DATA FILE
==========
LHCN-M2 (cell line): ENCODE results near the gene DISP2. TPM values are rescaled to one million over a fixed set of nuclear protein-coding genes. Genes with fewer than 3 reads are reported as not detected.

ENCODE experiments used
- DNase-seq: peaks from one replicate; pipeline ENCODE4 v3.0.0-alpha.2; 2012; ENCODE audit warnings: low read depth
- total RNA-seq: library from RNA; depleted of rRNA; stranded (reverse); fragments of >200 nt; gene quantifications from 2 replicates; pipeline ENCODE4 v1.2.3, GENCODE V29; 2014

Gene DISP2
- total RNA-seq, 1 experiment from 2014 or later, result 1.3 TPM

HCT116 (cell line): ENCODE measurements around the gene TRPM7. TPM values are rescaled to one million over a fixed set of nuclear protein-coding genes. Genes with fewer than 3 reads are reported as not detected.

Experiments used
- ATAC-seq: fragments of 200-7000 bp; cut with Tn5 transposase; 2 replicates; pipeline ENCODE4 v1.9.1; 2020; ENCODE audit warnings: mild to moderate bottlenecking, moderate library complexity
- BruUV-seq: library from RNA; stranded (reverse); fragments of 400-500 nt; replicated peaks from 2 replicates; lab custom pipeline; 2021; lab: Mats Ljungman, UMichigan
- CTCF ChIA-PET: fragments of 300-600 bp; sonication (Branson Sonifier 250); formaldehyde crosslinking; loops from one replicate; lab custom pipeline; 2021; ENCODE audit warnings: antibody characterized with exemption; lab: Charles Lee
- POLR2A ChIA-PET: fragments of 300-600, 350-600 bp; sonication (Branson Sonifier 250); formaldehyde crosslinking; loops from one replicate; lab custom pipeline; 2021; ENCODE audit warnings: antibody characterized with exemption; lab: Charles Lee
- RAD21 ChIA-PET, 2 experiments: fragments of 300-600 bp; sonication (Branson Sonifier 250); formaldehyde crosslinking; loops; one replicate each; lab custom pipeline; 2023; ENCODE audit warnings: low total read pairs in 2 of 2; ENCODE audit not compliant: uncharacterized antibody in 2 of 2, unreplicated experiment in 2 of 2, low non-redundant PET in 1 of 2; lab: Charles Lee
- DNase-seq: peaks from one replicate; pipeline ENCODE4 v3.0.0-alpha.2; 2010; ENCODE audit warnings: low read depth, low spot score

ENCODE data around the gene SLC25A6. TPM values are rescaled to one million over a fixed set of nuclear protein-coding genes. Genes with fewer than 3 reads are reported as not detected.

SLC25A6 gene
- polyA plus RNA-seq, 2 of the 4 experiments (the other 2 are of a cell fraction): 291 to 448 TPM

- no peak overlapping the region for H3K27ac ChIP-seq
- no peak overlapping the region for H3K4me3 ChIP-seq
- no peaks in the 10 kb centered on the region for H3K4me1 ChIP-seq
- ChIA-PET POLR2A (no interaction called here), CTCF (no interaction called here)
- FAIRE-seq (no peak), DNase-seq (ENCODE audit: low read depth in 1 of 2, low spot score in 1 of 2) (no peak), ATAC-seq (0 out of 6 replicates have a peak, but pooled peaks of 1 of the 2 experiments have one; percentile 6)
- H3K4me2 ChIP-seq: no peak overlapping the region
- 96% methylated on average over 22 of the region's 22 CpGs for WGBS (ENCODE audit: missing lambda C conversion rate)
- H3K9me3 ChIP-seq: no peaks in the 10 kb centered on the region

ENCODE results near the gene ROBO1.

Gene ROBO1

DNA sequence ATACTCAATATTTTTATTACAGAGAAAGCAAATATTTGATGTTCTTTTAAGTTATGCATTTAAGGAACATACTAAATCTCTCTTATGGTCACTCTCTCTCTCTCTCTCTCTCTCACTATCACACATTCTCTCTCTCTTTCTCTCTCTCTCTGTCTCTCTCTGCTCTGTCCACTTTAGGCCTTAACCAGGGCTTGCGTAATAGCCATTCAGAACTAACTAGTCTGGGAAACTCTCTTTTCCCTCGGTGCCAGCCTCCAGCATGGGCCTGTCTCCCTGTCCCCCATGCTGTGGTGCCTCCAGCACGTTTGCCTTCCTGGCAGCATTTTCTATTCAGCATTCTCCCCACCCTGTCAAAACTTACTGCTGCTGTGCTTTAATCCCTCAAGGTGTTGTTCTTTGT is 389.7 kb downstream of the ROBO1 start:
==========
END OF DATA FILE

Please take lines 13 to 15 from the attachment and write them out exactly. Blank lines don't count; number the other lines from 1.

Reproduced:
- RAD21 ChIA-PET, 2 experiments: fragments of 300-600 bp; sonication (Branson Sonifier 250); formaldehyde crosslinking; loops; one replicate each; lab custom pipeline; 2023; ENCODE audit warnings: low total read pairs in 2 of 2; ENCODE audit not compliant: uncharacterized antibody in 2 of 2, unreplicated experiment in 2 of 2, low non-redundant PET in 1 of 2; lab: Charles Lee
- DNase-seq: peaks from one replicate; pipeline ENCODE4 v3.0.0-alpha.2; 2010; ENCODE audit warnings: low read depth, low spot score

ENCODE data around the gene SLC25A6. TPM values are rescaled to one million over a fixed set of nuclear protein-coding genes. Genes with fewer than 3 reads are reported as not detected.